From our house to school we have just a 10 minute walk, unfortunately down a steep curvy hill with no pavement. If we lived in the village, then I would let my two walk alone to school – they are 6 years and almost 9 years old. In Germany my daughter walked to school alone from the age of 6 years. It is normal, in fact it is encouraged by the school.
While trying to find out if Germany has a law that states clearly when children can be left alone, I found this article (in German)
in which an expert advises that children under 8 years old should not be left alone, children under 10 years should not be regularly left alone after school. Since many German schools end at midday, this means that there are plenty of children who go home after school while their parents are still at work. This would be unthinkable in UK.
A poster on the Mumsnet thread raised the point that from secondary school age, there is limited after school care so many parents have no choice but to allow the child to go home alone. Another noted that children of 13 or 14 years walk to school without their parents, which is surely more dangerous than sitting on the couch at home eating crisps and playing on the Playstation.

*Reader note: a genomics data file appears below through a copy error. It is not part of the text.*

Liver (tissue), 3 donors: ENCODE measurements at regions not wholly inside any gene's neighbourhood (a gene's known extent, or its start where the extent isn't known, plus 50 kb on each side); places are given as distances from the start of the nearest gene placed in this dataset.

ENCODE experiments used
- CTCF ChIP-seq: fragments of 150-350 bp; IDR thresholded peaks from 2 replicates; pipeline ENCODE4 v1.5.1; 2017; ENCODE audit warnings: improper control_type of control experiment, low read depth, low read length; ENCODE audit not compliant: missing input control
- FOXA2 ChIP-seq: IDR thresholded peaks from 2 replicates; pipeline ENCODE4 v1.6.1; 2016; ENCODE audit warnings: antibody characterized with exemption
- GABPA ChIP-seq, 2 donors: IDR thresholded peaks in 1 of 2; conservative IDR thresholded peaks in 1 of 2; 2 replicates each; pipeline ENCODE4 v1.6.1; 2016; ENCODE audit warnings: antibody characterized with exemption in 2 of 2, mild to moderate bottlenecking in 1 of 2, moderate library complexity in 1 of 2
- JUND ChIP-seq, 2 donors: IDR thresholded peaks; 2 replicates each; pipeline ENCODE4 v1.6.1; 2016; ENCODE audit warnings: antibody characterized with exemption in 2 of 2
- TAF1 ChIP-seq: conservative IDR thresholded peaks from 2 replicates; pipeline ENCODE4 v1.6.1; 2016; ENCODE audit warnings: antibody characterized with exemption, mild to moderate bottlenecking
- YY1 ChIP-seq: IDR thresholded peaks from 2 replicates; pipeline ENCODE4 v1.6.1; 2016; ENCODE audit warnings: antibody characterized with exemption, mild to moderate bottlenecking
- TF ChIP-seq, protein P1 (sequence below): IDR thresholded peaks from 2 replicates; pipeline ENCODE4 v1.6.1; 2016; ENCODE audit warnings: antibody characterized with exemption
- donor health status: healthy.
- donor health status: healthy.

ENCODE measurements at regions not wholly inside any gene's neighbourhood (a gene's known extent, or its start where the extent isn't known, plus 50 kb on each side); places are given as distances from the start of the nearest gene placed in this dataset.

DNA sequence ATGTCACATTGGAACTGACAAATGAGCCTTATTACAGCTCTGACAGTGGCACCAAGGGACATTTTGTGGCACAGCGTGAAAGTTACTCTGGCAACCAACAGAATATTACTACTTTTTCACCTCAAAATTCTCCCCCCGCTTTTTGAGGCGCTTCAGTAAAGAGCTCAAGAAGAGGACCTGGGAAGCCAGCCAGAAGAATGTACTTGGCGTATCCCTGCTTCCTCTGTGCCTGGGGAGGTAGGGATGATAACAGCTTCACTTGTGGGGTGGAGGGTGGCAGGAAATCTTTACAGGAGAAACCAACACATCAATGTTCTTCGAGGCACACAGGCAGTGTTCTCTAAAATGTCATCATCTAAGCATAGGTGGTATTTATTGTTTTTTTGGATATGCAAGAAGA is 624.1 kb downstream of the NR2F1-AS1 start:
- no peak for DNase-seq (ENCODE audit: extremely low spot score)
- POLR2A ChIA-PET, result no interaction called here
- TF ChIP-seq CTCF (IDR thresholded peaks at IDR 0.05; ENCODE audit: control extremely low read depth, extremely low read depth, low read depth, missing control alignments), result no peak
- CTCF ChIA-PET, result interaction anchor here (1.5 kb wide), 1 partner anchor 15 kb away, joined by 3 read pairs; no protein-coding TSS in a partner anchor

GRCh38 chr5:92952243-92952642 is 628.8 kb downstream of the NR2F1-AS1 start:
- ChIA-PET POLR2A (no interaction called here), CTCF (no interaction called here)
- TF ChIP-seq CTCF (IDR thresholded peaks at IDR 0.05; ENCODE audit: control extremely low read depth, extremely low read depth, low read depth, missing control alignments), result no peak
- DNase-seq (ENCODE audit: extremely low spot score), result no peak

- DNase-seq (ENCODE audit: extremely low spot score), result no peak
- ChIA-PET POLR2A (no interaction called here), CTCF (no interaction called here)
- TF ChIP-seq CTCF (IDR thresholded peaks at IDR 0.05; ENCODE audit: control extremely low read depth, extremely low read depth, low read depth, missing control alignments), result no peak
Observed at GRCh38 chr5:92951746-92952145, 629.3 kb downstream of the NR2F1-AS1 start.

On BBC Breakfast this morning, an expert from the NSPCC stated that parents have to decide when their child is mature enough to be left alone for some time. Their advice was to prepare the child well, not to do it on the spur of the moment but to have a chat with your child, tell him where you are going, how long you will be and talk through what they are allowed to do. They should be able to contact you, or a friend in the event that something unforeseen happens. Perhaps there is a neighbour nearby who can help if need be.